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Effective Rhetoric and Generating Emotional Impact

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Effective Rhetoric and Generating Emotional Impact 

This topic teaches students how to communicate verbally in a clear, persuasive and thoughtful manner. Students learn about the basic elements of effective rhetoric, and learn about different strategies to communicate effectively to diverse audiences and to produce a desired emotional response from the audience of a speaker or writer. Students learn about the importance of “framing the debate” to have the desired effect on audiences, and learn about the importance of developing compelling narratives as a strategy for persuading others of their point of view.

Topic Learning Outcome: Upon completing this topic, students will understand the essential components of effective rhetoric, and will be able to distinguish between effective and ineffective rhetoric. Students will also strengthen their own capacity to communicate effectively through the spoken word.

Core Concepts Related to this Topic:

Recommended Reading (HKS, DPI 801): 

O – Aristotle on Rhetoric

               O – Jay Heinrichs, Thank You for Not Arguing, selections

                  O – Jay Heinrichs, “How Harvard Destroyed Rhetoric,” Harvard Magazine (1995)

O – George Orwell, “Why I Write,” “Politics and the English Language” (1946)

O – Timothy Patrick McCarthy, “Why I Write,” in Jim Downs, ed. Why We Write: 

                  The Politics and Practice of Writing for Social Change (Routledge, 2005)

                  O – Susan Faludi, “Speak for Yourself,” New York Times Magazine, Jan. 26, 1992

O – Frederick Douglass, Narrative of the Life of Frederick Douglass, An American

                  Slave (1845; Penguin Classics, 1986), selections

O – Arthur Miller, “American Playhouse:  On Politics and the Art of Acting,”

                                    Harper’s Magazine (2001)

                  O – Bill Clinton, Speech to Memphis Ministers (1993)


                  O – Barbara Jordan, Speech on Nixon Impeachment (1974)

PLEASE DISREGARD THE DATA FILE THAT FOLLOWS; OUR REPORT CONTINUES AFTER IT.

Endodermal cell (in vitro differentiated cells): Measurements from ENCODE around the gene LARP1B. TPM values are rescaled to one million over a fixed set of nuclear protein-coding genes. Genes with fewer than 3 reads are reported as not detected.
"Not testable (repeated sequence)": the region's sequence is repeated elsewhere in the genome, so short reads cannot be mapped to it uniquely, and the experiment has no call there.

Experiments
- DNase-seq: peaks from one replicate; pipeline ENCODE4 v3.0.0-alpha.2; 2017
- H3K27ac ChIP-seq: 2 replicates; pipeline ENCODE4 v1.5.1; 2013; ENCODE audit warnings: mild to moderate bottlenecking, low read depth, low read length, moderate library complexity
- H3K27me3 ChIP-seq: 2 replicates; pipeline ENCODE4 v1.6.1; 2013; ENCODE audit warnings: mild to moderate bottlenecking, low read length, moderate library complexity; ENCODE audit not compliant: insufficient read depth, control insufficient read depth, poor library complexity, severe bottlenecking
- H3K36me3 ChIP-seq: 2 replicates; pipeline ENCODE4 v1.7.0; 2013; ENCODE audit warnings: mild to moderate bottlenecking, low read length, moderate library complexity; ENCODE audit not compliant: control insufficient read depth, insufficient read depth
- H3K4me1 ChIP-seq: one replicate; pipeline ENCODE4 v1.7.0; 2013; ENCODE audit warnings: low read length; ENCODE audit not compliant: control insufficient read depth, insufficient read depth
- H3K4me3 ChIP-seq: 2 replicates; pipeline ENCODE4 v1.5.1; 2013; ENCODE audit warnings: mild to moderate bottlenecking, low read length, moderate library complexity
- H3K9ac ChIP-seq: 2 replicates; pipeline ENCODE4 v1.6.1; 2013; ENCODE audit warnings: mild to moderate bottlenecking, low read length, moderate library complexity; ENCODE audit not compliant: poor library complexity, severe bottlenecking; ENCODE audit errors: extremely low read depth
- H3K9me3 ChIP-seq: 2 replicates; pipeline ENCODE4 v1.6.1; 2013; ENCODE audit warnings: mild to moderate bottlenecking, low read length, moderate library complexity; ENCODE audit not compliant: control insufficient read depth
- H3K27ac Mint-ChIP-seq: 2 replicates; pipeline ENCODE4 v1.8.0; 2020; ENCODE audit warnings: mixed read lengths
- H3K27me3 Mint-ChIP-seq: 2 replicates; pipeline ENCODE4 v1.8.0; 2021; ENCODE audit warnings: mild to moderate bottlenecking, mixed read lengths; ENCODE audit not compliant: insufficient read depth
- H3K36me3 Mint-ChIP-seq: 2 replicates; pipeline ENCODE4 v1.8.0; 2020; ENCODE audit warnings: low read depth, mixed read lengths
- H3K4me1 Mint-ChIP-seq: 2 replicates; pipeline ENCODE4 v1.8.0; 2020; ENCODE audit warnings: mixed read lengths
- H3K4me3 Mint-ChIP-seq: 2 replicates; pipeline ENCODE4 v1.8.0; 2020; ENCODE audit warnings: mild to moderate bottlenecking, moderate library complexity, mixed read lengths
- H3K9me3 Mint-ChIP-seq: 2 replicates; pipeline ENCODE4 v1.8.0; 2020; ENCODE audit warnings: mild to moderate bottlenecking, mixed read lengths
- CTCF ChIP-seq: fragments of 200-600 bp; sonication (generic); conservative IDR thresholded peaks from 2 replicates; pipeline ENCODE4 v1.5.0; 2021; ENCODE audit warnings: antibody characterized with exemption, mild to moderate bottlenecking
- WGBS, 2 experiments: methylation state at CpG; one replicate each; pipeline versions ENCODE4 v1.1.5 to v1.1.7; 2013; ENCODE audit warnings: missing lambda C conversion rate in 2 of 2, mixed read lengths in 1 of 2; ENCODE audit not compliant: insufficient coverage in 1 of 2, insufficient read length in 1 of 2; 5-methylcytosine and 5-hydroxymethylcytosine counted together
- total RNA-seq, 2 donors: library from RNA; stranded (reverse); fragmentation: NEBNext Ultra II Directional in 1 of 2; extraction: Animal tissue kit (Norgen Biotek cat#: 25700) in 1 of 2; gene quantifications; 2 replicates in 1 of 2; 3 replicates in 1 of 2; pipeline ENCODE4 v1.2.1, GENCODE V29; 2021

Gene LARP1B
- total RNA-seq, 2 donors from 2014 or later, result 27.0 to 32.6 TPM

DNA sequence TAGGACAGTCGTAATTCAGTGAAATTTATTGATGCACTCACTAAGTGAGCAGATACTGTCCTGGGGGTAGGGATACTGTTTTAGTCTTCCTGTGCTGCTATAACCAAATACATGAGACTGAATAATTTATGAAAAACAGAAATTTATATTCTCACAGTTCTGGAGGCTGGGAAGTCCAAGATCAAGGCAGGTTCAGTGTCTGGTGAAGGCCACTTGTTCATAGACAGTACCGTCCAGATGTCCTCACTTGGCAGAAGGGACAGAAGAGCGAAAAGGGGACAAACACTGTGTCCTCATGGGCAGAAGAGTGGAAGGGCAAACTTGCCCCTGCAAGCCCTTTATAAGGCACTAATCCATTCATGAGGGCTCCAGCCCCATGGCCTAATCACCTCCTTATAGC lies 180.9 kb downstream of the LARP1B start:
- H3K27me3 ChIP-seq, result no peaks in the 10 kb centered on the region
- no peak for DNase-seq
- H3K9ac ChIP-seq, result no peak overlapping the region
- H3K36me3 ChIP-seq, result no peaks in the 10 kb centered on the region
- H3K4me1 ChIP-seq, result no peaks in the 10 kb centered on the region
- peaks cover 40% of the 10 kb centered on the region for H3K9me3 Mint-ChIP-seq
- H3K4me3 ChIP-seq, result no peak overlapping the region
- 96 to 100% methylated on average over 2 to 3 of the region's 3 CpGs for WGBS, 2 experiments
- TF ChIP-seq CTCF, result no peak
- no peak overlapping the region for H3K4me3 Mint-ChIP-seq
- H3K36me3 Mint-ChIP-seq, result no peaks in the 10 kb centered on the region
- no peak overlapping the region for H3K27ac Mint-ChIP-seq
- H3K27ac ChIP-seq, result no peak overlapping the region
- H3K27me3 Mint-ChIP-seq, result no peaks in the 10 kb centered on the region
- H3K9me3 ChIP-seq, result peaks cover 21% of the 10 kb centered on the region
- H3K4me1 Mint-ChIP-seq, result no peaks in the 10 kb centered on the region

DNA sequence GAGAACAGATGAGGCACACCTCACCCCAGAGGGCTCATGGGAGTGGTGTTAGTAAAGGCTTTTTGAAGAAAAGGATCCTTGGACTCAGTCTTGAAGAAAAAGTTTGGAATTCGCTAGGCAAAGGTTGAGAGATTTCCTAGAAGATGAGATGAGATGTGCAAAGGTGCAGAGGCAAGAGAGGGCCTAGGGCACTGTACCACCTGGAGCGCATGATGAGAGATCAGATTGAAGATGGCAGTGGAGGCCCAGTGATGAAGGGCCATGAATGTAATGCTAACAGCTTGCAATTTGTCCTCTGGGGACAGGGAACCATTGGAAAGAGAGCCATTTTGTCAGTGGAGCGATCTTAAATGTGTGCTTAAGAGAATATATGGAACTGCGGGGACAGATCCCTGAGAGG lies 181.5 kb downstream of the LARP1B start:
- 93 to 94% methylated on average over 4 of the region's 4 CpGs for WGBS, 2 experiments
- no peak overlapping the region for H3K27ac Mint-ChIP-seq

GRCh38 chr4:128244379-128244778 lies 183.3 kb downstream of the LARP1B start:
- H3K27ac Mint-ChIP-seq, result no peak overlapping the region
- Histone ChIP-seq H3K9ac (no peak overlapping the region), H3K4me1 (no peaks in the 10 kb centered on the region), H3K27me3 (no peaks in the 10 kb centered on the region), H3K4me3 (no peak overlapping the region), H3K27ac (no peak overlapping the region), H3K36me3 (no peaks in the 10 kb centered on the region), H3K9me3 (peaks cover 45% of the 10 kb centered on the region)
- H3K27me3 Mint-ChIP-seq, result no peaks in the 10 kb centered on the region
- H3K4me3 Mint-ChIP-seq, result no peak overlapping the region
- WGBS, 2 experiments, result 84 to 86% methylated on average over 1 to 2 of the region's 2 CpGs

O – Barack Obama, Democratic National Convention Keynote (2004)



                               O – Mario Cuomo, Democratic National Convention Keynote (1984)


                O – Zach Wahls, “On Family” (2011)


                  O – Sheryl Sandberg, Why We Have Too Few Women Leaders, TED Talk (2010)


   O – Amy Cuddy, “Your Body Language Shapes Who You Are,” TED Talk (2012)


O – Drew Westen, The Political Brain:  The Role of Emotion in Deciding the Fate of the Nation   (Public Affairs, 2007), introduction and ch. 1

O – Luntz, Words That Work, ch. 12-13, Appendix B

O – Jonathan Haidt, “The Moral Roots of Liberals and Conservatives” (2008 TED Talk) and “How Common Threats Can Make Common (Political) Ground” (2012 TED Talk)


O – Matt Bai, “The Framing Wars,” New York Times, July 17, 2005

                  O – Martin Luther King, Jr., March on Washington Address (1963)


            O – Ann Richards, Speech to Emily’s List (2004)


                  O – Aung San Suu Kyi, Forum on Women Keynote Address (2013)


O – Zach Wahls, “On Family” (2011)


                  O – Sheryl Sandberg, Why We Have Too Few Women Leaders, TED Talk (2010)


Weeks, H., Creating Your Speaker Persona: A Little Larger than Life, Harvard Kennedy School.

Retrieved from:,%20Holly%20Weeks,%20HKS,%202012.pdf 

Danziger, Marie A., 5 Secrets of Powerful Communication, Harvard Kennedy School.

Retrieved from:,%20HKS,%20Danziger,%202012.pdf

Harvard Kennedy School, (2009, May 20) Markers for Public Speaking, Communication Program. Retrieved from:,%20HKS,%202009.pdf

Harvard Kennedy School, The First 60 Seconds: 7 Ways to Establish Rapport with Your Audience, Communications Program.Retrieved from:,%20HKS,%202012.pdf


Sample Assessment Questions:

1)   What are Logos, Ethos and Pathos? Why are these important concepts for public speakers to be familiar with?

2)   Exercise: Prepare and deliver a 10-minute long speech, arguing in favor of a specific policy action. 

3)   What does it mean to “frame a debate” in an advantageous way? Explain, with one example, why framing can be an important dimension of rhetoric in the field of public management.

4)   In order to convince audiences of their point of view, it is arguably as important for leaders to be emotionally compelling as it is for them to be logically convincing. Provide one example of an effective policy-related speech or written document, and explain how narratives and/or emotional appeals helped the author persuade the audience of his/her point of view. 

Page Created By: Ben Eisen, April 27, 2015; updated by Ian Clark 8 May 2015.

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© University of Toronto 2008
School of Public Policy and Governance